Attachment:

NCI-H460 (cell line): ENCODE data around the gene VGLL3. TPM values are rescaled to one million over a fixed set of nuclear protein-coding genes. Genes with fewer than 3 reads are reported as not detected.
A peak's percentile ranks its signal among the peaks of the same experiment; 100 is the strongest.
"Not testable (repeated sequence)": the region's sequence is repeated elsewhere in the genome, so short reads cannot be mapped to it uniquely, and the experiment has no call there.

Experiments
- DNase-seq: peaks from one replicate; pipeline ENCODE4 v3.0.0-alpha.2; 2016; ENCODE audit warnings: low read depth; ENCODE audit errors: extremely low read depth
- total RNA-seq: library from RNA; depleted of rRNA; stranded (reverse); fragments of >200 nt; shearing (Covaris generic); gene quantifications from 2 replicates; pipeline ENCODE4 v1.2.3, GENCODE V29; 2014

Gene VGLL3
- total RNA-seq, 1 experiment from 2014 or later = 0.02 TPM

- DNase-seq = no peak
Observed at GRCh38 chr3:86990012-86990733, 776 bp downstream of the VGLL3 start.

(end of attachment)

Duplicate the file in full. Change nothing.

NCI-H460 (cell line): ENCODE data around the gene VGLL3. TPM values are rescaled to one million over a fixed set of nuclear protein-coding genes. Genes with fewer than 3 reads are reported as not detected.
A peak's percentile ranks its signal among the peaks of the same experiment; 100 is the strongest.
"Not testable (repeated sequence)": the region's sequence is repeated elsewhere in the genome, so short reads cannot be mapped to it uniquely, and the experiment has no call there.

Experiments
- DNase-seq: peaks from one replicate; pipeline ENCODE4 v3.0.0-alpha.2; 2016; ENCODE audit warnings: low read depth; ENCODE audit errors: extremely low read depth
- total RNA-seq: library from RNA; depleted of rRNA; stranded (reverse); fragments of >200 nt; shearing (Covaris generic); gene quantifications from 2 replicates; pipeline ENCODE4 v1.2.3, GENCODE V29; 2014

Gene VGLL3
- total RNA-seq, 1 experiment from 2014 or later = 0.02 TPM

- DNase-seq = no peak
Observed at GRCh38 chr3:86990012-86990733, 776 bp downstream of the VGLL3 start.